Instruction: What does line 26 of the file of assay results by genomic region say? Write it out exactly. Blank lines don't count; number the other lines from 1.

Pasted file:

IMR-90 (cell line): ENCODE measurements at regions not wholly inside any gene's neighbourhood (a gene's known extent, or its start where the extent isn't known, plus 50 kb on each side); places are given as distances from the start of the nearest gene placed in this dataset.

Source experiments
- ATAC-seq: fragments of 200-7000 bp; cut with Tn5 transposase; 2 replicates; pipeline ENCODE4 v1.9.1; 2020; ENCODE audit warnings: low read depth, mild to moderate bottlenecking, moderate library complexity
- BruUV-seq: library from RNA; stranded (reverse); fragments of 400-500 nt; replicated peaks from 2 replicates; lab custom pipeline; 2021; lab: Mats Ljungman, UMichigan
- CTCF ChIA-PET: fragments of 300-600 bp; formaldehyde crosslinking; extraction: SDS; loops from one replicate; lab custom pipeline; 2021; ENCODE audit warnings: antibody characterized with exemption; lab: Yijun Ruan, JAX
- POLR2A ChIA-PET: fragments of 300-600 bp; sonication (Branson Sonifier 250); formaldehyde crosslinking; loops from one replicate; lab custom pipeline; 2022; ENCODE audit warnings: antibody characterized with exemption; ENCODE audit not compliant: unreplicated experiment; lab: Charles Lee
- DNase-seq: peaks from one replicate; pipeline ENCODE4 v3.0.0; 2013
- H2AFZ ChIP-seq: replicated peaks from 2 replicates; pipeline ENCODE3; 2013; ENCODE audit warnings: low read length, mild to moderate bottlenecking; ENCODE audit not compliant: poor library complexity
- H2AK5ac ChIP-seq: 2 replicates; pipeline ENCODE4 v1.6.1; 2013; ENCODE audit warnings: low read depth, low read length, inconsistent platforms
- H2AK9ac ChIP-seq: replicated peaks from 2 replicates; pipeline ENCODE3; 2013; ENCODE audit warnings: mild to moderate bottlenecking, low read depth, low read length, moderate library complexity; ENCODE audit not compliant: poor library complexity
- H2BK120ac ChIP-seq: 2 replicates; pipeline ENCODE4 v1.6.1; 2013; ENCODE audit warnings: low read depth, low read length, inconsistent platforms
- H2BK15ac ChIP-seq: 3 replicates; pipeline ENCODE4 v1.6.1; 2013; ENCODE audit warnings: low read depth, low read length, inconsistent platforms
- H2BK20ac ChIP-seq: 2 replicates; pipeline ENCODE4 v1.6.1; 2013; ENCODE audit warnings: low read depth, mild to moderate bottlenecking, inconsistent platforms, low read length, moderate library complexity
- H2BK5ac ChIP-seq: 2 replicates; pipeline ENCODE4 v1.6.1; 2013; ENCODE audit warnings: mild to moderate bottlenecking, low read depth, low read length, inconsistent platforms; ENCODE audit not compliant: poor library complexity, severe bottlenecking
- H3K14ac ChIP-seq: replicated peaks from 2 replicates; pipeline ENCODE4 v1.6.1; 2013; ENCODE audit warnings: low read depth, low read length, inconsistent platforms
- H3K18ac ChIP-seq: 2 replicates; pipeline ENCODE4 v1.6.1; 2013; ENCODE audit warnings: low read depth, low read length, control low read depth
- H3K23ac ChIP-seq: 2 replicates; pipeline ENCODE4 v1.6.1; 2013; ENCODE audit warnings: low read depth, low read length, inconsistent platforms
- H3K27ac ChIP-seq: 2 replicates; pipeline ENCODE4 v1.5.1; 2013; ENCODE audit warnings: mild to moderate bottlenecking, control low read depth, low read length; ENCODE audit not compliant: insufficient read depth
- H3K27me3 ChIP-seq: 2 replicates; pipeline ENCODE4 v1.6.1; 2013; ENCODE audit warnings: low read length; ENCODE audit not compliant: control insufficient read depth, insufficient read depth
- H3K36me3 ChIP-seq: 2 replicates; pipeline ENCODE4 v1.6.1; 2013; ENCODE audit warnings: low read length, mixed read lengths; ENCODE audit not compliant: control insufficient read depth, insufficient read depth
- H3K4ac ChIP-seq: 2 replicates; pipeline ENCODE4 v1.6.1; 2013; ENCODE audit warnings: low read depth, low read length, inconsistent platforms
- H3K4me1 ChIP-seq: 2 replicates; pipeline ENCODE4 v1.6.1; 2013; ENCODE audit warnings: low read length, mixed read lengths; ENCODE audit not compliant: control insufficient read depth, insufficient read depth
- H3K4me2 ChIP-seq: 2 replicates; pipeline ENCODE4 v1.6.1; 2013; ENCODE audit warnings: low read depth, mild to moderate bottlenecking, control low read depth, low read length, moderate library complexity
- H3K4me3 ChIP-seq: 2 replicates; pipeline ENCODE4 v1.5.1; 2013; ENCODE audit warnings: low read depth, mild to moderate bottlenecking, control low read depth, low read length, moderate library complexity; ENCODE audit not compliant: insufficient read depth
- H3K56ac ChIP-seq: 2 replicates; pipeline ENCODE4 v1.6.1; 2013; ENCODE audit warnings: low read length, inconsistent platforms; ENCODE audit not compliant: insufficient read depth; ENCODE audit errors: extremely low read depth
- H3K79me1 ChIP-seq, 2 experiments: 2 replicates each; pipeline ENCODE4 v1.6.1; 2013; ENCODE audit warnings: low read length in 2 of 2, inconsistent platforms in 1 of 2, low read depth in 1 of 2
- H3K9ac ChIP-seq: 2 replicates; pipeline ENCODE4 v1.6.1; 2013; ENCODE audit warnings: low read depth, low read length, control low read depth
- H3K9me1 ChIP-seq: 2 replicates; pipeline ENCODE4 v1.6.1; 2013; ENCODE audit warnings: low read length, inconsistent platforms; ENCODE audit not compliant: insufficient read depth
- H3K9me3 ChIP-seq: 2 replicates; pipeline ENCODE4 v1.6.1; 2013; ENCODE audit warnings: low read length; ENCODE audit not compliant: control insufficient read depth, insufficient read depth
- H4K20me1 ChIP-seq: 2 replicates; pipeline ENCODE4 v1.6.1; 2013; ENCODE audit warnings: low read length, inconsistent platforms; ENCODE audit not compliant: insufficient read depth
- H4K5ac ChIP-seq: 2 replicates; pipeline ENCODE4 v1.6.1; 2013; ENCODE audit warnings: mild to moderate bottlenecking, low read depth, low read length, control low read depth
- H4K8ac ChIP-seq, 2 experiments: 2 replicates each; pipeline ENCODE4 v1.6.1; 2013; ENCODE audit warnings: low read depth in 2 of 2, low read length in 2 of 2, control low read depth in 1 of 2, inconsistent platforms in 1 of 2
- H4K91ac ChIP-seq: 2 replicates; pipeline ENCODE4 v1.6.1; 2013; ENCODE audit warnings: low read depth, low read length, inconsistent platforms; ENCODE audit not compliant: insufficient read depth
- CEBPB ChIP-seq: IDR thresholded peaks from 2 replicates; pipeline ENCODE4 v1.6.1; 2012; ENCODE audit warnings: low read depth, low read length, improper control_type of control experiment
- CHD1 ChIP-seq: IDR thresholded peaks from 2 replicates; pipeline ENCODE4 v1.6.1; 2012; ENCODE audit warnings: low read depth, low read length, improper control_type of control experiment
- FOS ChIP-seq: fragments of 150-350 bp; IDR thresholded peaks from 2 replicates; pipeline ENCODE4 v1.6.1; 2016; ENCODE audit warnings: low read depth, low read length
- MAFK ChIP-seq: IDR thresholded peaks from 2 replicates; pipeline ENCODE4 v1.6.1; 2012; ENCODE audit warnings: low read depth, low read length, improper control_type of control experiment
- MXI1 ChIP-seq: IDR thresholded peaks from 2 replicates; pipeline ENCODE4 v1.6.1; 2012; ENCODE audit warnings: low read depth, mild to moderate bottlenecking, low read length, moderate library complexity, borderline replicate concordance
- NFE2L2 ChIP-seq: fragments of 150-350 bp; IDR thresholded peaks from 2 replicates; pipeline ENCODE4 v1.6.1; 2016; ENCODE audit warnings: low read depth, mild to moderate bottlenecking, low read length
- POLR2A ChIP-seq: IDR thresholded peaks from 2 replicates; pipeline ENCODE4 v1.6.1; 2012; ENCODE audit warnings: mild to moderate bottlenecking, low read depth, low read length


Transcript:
- H3K79me1 ChIP-seq, 2 experiments: 2 replicates each; pipeline ENCODE4 v1.6.1; 2013; ENCODE audit warnings: low read length in 2 of 2, inconsistent platforms in 1 of 2, low read depth in 1 of 2